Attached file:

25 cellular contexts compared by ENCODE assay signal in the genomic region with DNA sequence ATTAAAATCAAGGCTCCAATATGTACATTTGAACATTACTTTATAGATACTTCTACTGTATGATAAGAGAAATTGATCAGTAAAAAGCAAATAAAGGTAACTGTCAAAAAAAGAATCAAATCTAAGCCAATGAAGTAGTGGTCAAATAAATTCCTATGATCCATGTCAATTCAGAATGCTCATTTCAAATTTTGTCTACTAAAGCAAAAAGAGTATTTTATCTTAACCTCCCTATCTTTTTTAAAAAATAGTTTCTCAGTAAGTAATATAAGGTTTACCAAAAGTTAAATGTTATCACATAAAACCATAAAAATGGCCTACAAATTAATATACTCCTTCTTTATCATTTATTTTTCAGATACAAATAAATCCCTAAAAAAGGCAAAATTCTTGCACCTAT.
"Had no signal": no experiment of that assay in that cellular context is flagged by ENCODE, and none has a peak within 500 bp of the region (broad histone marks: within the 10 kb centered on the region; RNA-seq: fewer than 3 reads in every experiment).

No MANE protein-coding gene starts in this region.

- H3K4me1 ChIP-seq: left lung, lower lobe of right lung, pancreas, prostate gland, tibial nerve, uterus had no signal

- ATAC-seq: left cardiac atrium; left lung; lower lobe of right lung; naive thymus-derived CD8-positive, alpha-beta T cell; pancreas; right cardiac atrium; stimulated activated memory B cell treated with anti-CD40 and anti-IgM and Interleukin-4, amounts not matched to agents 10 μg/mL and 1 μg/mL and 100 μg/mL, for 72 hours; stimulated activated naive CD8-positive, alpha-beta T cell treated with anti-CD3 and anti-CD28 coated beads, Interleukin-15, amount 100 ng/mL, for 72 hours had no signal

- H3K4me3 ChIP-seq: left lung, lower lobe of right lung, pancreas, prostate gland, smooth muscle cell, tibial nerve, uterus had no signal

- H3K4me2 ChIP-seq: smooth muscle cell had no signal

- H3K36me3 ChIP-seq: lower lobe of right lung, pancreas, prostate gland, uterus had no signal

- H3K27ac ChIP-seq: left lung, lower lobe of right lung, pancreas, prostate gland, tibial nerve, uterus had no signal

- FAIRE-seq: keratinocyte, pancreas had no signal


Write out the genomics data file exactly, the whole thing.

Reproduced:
25 cellular contexts compared by ENCODE assay signal in the genomic region with DNA sequence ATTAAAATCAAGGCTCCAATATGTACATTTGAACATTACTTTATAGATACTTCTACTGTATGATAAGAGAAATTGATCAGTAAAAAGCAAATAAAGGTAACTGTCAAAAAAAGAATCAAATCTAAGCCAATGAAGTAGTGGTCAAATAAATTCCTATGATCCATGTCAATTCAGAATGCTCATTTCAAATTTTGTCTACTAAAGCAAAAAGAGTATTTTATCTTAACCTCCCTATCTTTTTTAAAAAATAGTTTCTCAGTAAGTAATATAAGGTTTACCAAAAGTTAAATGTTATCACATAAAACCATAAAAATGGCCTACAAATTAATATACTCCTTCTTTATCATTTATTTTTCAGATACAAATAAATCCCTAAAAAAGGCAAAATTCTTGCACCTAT.
"Had no signal": no experiment of that assay in that cellular context is flagged by ENCODE, and none has a peak within 500 bp of the region (broad histone marks: within the 10 kb centered on the region; RNA-seq: fewer than 3 reads in every experiment).

No MANE protein-coding gene starts in this region.

- H3K4me1 ChIP-seq: left lung, lower lobe of right lung, pancreas, prostate gland, tibial nerve, uterus had no signal

- ATAC-seq: left cardiac atrium; left lung; lower lobe of right lung; naive thymus-derived CD8-positive, alpha-beta T cell; pancreas; right cardiac atrium; stimulated activated memory B cell treated with anti-CD40 and anti-IgM and Interleukin-4, amounts not matched to agents 10 μg/mL and 1 μg/mL and 100 μg/mL, for 72 hours; stimulated activated naive CD8-positive, alpha-beta T cell treated with anti-CD3 and anti-CD28 coated beads, Interleukin-15, amount 100 ng/mL, for 72 hours had no signal

- H3K4me3 ChIP-seq: left lung, lower lobe of right lung, pancreas, prostate gland, smooth muscle cell, tibial nerve, uterus had no signal

- H3K4me2 ChIP-seq: smooth muscle cell had no signal

- H3K36me3 ChIP-seq: lower lobe of right lung, pancreas, prostate gland, uterus had no signal

- H3K27ac ChIP-seq: left lung, lower lobe of right lung, pancreas, prostate gland, tibial nerve, uterus had no signal

- FAIRE-seq: keratinocyte, pancreas had no signal